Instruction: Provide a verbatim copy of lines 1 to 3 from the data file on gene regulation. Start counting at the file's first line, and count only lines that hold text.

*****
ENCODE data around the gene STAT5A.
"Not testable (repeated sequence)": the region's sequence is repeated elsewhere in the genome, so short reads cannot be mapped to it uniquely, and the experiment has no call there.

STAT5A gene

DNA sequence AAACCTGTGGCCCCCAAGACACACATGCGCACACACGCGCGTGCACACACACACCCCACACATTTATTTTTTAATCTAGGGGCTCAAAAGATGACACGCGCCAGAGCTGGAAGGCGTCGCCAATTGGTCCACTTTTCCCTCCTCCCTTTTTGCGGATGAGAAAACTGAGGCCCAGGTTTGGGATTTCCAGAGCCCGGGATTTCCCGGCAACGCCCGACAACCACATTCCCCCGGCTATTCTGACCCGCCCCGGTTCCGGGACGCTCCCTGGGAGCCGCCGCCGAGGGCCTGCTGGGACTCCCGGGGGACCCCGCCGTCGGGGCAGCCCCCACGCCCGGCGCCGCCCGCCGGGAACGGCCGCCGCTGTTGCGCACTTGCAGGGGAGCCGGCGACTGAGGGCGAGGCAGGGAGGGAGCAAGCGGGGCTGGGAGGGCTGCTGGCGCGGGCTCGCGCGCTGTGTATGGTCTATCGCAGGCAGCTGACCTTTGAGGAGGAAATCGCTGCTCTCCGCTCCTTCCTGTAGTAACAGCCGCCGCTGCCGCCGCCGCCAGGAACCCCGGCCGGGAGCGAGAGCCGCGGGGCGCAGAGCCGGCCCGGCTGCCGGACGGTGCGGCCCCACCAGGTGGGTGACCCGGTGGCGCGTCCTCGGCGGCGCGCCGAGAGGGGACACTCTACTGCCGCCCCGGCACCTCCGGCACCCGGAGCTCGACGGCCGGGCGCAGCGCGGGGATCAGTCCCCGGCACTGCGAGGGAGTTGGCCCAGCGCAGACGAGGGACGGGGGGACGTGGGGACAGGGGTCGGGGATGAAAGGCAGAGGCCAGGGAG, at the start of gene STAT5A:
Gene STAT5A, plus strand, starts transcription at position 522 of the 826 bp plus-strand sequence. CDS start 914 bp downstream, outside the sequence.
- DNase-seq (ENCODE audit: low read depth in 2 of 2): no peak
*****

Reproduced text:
ENCODE data around the gene STAT5A.
"Not testable (repeated sequence)": the region's sequence is repeated elsewhere in the genome, so short reads cannot be mapped to it uniquely, and the experiment has no call there.

STAT5A gene